For Sunday November 17, 2019
Lectionary Readings (Revised Common Lectionary, Year C)
2 Thessalonians 3:6-13
According to the 1st century historian, Josephus, the Jerusalem temple of Jesus’s day was an awe-inspiring wonder. Newly reconstructed by Herod the Great, the temple’s retaining walls were composed of stones forty feet long. The temple occupied a platform twice as large as the Roman Forum and four times as large as the Athenian Acropolis. Herod reportedly used so much gold to cover the outside walls that anyone who gazed at them in bright sunlight risked blinding herself.
No wonder, then, that Jesus’s followers in this week’s Gospel reading are so dazzled by their house of worship. As Luke describes the scene, the followers fawn over the adornment of the temple, remarking on the “beautiful stones” and “gifts dedicated to God” that make up the edifice's splendor.
But Jesus isn’t impressed. Instead, he responds to their admiration with a chilling prediction: “As for these things that you see, the days will come when not one stone will be left upon another; all will be thrown down.”
In other words, even though Jesus and his followers look at the same temple, they do not see the same thing. What the disciples see is an architectural marvel, yes. But it's also the biggest, boldest, and most unshakeable symbol of God’s presence they’re capable of imagining. For them, the massive stones of the temple hold religious memory. They bolster a colonized people’s identity. They offer the faithful a potent symbol of spiritual glory, pride, and worthiness. In short, what takes the followers’ breath away as they gaze at the temple is the religious certainty and permanence those glittering stones display to the world.
That’s what Jesus’s disciples see. But what does Jesus see? He sees ruins. Rubble. Destruction. Fragility, not permanence. Loss, not glory. Change, not stasis. Jesus sees all that must break and buckle and end before new life and new hope will emerge. He sees the necessity of death before the promise of resurrection.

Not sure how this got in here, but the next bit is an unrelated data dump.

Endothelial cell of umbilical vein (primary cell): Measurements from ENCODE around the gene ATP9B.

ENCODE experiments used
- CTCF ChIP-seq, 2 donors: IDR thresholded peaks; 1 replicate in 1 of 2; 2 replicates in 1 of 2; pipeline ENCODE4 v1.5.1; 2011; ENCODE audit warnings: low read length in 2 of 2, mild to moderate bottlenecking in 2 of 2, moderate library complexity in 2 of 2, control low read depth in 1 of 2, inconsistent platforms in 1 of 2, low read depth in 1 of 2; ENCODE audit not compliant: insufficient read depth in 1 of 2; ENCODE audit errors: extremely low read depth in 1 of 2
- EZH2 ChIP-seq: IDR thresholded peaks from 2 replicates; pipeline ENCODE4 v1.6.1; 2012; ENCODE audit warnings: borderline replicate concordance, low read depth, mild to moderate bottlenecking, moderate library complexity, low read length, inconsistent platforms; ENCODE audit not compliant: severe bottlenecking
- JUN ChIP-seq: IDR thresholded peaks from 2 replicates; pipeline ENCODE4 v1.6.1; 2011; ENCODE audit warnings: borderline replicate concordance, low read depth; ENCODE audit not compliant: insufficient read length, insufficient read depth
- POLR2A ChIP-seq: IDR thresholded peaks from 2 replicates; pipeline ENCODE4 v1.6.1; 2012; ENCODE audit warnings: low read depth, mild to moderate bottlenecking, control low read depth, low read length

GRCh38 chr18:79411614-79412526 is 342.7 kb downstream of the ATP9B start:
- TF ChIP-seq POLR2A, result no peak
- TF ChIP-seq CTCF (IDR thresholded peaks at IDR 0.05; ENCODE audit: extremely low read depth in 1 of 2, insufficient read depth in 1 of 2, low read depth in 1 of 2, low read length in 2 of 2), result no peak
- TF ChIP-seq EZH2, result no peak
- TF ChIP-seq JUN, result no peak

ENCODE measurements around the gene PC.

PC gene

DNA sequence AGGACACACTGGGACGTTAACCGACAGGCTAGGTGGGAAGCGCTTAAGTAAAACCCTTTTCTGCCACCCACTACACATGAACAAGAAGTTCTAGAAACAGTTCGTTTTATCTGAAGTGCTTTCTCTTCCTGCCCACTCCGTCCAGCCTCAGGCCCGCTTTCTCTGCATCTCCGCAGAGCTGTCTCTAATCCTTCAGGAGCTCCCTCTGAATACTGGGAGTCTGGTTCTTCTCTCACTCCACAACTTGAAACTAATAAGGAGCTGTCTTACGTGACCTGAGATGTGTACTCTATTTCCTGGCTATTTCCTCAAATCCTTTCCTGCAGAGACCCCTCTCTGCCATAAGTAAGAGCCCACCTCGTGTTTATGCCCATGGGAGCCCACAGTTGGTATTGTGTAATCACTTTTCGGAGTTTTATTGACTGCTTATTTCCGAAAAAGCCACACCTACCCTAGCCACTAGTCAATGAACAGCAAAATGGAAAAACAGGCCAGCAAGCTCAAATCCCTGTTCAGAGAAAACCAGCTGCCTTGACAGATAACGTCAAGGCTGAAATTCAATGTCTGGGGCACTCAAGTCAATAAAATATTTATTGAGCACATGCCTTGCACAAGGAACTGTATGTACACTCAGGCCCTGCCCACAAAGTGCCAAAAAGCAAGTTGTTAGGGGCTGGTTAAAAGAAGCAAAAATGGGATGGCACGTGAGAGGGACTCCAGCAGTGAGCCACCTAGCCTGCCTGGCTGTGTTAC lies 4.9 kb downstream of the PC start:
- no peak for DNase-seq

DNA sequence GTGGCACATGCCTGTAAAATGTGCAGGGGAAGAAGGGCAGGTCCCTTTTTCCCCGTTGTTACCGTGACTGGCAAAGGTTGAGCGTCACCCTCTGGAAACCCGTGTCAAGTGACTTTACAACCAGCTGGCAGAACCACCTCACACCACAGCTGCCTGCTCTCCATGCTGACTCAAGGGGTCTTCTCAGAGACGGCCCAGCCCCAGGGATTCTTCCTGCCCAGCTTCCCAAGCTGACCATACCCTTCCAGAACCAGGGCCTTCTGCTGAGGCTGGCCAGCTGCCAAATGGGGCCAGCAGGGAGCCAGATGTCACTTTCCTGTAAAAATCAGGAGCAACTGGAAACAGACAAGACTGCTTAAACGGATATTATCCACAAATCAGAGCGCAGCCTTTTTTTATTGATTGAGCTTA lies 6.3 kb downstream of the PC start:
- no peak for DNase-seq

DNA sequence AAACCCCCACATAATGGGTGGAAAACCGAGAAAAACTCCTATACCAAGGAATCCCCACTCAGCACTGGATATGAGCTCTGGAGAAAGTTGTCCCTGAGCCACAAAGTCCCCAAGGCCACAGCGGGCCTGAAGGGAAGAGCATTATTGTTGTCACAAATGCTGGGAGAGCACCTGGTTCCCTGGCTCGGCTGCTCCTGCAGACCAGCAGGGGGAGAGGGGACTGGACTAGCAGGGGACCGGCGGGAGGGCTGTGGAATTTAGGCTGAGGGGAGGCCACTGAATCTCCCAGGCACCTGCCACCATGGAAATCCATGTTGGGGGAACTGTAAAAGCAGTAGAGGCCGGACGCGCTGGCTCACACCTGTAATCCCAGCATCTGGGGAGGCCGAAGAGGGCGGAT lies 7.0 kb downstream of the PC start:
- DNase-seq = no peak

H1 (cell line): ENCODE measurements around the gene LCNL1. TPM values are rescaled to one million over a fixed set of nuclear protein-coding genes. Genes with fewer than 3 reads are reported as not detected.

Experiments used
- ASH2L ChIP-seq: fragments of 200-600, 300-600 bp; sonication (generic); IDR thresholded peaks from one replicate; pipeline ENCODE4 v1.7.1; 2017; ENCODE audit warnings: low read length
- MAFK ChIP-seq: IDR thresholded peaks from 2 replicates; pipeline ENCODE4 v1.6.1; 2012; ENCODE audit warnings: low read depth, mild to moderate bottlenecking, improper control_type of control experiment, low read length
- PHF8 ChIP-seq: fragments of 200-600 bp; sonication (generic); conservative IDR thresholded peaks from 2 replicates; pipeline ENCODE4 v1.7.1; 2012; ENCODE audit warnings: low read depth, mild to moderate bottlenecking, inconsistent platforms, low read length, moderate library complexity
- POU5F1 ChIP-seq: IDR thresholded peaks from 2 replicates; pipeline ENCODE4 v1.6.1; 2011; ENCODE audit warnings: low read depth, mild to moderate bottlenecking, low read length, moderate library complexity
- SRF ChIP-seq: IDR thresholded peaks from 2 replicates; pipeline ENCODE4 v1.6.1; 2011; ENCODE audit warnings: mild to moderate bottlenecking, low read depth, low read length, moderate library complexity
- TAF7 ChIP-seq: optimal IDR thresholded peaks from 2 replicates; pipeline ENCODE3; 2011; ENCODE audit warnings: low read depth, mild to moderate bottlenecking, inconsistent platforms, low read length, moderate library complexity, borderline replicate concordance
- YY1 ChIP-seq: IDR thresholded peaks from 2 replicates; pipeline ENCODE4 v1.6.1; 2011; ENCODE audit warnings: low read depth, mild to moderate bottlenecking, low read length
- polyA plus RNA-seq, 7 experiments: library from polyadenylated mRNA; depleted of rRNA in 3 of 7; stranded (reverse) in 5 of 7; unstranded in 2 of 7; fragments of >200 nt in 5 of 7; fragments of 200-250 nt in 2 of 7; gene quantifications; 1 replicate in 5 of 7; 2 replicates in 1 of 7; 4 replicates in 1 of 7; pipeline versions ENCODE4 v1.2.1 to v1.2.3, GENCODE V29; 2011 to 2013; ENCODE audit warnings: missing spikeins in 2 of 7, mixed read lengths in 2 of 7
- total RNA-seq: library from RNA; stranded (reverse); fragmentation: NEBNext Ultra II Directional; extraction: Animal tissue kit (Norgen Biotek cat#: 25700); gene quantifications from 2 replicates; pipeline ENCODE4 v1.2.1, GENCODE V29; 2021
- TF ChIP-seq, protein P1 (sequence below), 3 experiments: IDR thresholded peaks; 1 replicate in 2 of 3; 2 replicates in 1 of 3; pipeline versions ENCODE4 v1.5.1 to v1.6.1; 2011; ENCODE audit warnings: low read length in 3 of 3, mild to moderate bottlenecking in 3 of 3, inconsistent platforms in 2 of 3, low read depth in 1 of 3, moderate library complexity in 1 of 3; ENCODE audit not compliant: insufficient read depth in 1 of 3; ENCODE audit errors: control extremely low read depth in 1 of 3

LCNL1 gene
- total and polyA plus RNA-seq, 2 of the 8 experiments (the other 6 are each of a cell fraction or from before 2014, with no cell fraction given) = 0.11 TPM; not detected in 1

This passage from Luke’s Gospel is often described as apocalyptic. If you’re like me, your cultural references for “apocalypse” probably include Marvel superhero movies, the “Left Behind” fiction series, and the Book of Revelation. When I hear the word, I think of interplanetary warfare, the four horsemen, vacant-eyed zombies lurching through decimated neighborhoods, and the wholesale nuclear destruction of the planet.
But in fact, “apocalypse” means something quite different. An apocalypse is an unveiling. A disclosure of something secret and hidden. To experience an apocalypse is to experience fresh sight. Honest disclosure. Accurate revelation. It is to apprehend reality as we’ve never apprehended it before.
In this sense, what Jesus offers his disciples in the remainder of this week’s Gospel reading is an apocalyptic vision. He invites them to look beyond the grandeur of the temple, and recognize that God will not suffer domestication. The temple is not the epicenter of his salvific work; God is not bound by mortar and stone. God exceeds every edifice, every institution, every mission statement, every strategic plan, and every symbol human beings create in his name. Moreover, God is not enslaved to superlatives; we’re the ones easily seduced by the biggest, the newest, and the shiniest objects around us.
In her sermon collection, God in Pain, Barbara Brown argues that disillusionment is essential to the Christian life: "Disillusionment is, literally, the loss of an illusion — about ourselves, about the world, about God — and while it is almost always a painful thing, it is never a bad thing, to lose the lies we have mistaken for the truth."
As I envision myself in the disciples’ place, listening in bewilderment as Jesus pops my spiritual bubbles, here are some of the questions I’m asking: